The Musician’s Cramp

Detail of portrait of Robert Schumann, lithograph by Josef Kriehuber in 1839.
Detail of Robert Schumann, lithograph by Josef Kriehuber, 1839. 1

There are several conflicting theories of why Robert Schumann had persistent pain, numbness, and paralysis in his hand. The prevailing lore is that he was impatient and wanted to expedite his virtuosity, thereby creating a device using a cigar box that would enable him to strengthen his fingers.

Others suggest that it was the treatment used for syphilis at the time—either arsenic or mercury poisoning—that caused the neuropathy, and as a result he may have used some sort of contraption to help mitigate the damage.

Another report rejects all these ideas and posits it was 'the musician’s cramp,' a neurological disorder being the ultimate culprit.

We may never come to find out the real answer, but as one scientific article concludes:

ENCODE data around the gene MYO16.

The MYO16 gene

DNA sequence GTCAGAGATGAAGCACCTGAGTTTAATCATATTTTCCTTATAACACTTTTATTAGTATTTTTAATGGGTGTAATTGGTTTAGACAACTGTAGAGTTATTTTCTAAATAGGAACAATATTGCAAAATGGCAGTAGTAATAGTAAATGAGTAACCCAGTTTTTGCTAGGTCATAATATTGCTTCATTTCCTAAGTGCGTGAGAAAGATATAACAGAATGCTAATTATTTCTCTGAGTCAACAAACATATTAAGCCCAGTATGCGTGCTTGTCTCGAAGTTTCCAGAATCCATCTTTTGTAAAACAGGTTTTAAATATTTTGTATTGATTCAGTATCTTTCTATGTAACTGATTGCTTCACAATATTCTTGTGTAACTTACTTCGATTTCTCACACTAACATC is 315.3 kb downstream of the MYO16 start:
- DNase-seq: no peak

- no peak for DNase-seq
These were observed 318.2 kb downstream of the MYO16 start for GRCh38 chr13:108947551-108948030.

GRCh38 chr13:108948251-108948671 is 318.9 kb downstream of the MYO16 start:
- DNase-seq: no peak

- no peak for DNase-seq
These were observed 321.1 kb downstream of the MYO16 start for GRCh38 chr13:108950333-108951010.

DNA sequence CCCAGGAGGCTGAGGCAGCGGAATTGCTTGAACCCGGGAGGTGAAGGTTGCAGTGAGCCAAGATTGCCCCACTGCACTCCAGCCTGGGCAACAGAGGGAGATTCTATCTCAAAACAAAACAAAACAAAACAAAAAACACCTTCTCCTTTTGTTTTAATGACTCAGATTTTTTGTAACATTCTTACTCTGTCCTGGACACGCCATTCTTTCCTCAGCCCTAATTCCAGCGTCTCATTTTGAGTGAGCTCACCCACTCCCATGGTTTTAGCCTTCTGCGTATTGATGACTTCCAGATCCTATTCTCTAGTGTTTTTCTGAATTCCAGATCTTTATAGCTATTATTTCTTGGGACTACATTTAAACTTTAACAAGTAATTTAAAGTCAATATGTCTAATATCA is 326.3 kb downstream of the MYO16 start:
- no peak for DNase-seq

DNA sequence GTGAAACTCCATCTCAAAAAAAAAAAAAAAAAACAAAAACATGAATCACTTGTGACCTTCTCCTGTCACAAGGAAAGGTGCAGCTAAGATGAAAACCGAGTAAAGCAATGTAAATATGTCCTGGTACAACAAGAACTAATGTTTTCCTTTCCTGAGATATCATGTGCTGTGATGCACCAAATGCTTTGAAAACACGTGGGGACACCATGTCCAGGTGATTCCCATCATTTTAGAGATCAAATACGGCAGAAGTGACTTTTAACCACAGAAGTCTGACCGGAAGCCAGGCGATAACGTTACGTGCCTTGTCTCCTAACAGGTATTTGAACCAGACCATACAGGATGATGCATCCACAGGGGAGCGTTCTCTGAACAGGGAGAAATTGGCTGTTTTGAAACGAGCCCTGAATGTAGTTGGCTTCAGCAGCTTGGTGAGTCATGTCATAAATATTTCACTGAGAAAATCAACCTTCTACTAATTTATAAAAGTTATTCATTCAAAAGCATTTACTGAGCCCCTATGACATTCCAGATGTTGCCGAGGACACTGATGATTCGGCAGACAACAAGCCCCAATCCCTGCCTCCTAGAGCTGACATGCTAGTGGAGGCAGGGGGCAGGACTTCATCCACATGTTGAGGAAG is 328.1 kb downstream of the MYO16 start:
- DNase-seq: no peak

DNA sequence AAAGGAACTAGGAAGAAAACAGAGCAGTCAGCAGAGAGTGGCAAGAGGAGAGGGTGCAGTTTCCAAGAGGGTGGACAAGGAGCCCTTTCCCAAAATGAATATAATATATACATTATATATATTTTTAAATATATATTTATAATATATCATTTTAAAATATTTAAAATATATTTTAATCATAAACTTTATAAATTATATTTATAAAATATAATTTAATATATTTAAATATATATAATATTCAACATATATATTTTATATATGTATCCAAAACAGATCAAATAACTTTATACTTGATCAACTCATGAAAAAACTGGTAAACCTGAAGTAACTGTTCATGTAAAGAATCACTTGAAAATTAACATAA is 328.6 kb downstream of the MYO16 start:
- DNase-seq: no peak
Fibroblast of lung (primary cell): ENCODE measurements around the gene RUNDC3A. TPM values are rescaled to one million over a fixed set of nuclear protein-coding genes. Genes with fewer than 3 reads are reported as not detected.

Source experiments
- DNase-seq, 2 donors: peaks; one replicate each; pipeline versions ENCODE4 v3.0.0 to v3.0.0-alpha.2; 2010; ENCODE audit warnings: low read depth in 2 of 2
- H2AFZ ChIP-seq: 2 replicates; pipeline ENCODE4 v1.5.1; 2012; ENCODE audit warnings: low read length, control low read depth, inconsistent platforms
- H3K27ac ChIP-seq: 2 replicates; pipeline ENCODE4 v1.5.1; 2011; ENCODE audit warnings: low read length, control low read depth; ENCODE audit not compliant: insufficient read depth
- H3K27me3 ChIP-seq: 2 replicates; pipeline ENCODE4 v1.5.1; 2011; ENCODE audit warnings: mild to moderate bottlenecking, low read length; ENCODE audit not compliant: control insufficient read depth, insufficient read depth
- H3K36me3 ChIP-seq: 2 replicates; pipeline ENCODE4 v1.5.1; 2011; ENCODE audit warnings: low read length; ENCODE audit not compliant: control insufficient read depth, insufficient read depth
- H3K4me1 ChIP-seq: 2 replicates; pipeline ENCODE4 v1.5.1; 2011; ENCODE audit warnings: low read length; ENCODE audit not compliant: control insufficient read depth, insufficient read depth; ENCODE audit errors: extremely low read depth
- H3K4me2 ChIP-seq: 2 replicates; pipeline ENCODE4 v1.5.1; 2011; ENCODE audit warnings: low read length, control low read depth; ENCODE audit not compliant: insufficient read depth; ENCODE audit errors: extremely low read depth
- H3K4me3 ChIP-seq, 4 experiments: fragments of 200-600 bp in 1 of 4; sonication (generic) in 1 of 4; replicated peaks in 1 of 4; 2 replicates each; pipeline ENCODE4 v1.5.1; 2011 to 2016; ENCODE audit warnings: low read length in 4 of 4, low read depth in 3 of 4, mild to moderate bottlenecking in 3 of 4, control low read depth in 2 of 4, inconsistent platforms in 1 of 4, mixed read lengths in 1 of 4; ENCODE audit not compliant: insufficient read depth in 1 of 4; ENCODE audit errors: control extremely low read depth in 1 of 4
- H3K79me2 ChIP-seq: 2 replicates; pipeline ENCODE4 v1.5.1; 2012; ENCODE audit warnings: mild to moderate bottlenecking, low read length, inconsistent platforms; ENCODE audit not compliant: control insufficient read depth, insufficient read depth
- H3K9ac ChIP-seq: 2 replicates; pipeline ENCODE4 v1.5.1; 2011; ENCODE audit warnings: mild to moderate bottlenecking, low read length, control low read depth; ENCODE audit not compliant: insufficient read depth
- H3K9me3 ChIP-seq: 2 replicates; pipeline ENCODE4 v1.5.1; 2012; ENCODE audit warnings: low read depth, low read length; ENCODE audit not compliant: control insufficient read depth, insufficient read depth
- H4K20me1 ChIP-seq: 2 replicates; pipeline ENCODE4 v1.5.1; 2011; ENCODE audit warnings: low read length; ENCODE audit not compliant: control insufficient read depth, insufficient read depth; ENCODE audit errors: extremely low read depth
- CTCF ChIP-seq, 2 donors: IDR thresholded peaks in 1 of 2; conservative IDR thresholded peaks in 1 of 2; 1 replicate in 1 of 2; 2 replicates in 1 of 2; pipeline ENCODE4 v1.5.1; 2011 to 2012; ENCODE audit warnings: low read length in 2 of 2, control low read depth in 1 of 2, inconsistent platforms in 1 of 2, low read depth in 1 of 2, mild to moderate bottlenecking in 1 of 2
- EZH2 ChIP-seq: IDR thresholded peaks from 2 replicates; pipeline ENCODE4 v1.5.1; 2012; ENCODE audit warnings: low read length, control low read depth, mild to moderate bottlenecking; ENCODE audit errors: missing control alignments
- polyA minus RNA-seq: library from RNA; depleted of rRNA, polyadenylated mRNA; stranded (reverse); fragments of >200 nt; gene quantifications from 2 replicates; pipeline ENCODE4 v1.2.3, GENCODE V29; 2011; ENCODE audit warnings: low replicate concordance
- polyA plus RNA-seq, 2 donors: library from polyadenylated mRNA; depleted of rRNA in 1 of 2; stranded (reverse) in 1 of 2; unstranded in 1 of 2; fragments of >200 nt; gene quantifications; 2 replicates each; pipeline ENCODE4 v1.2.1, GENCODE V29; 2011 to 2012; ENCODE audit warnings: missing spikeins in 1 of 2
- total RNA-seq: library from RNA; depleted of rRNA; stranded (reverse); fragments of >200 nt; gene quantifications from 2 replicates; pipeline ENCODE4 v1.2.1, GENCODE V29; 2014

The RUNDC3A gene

Meanwhile we end with the thought that music may have been enriched by Schumann’s enforced retirement from his career as a pianist and his consequent concentration on composition. 2
End of Article

Page Sources

Meister.  "Lithograph of Robert Schumann, by Josef Kriehuber, 1839."  Scan of a Lithograph.  Commons Wikimedia.  Wikimedia Foundation, Inc., 11 Jan. 2006.  Web. 2 Oct. 2015.  Public Domain.
Henson, R.A., M.D., FRCP, and H. Urich, M.D., FRCP.  "Schumann’s Hand Injury."  British Medical Journal.  1978: 1, 900 – 903: p. 903.  NCBI.NIM.NIH.GOV.  Web.  2 Oct 2015.
Additional References:
  • Altenmüller, Eckart.  "Robert Schumann’s Focal Dystonia."  Neurological Disorders in Famous Artists.  2005, Vol 19: 1-10.  IMMM.HMTM-Hannover.De.  Web.  2 Oct. 2015.
  • The Musical Times.  "Schumann’s Hand Injury – Some Further Evidence."  The Musical Times.  May 1972: 456.  Eric Sams.  Web.  2 Oct. 2015.
  • Daverio, John, and Eric Sams.  "Schumann, Robert."  Oxford Music Online.  Oxford University Press, 2007 – 2015.  Web.  2 Oct. 2015.